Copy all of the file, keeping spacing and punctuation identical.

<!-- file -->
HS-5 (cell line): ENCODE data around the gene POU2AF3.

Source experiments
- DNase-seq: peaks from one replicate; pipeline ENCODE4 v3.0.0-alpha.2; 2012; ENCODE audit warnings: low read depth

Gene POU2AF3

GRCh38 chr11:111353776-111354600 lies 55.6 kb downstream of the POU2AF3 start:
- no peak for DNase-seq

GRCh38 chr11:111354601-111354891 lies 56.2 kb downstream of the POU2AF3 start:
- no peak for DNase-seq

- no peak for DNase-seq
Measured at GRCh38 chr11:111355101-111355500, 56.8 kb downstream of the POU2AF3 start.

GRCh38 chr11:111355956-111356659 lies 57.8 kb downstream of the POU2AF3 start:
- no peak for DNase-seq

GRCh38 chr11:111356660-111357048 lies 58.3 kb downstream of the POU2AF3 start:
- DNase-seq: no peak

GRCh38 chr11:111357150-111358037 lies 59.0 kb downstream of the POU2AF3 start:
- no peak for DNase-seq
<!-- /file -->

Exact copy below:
HS-5 (cell line): ENCODE data around the gene POU2AF3.

Source experiments
- DNase-seq: peaks from one replicate; pipeline ENCODE4 v3.0.0-alpha.2; 2012; ENCODE audit warnings: low read depth

Gene POU2AF3

GRCh38 chr11:111353776-111354600 lies 55.6 kb downstream of the POU2AF3 start:
- no peak for DNase-seq

GRCh38 chr11:111354601-111354891 lies 56.2 kb downstream of the POU2AF3 start:
- no peak for DNase-seq

- no peak for DNase-seq
Measured at GRCh38 chr11:111355101-111355500, 56.8 kb downstream of the POU2AF3 start.

GRCh38 chr11:111355956-111356659 lies 57.8 kb downstream of the POU2AF3 start:
- no peak for DNase-seq

GRCh38 chr11:111356660-111357048 lies 58.3 kb downstream of the POU2AF3 start:
- DNase-seq: no peak

GRCh38 chr11:111357150-111358037 lies 59.0 kb downstream of the POU2AF3 start:
- no peak for DNase-seq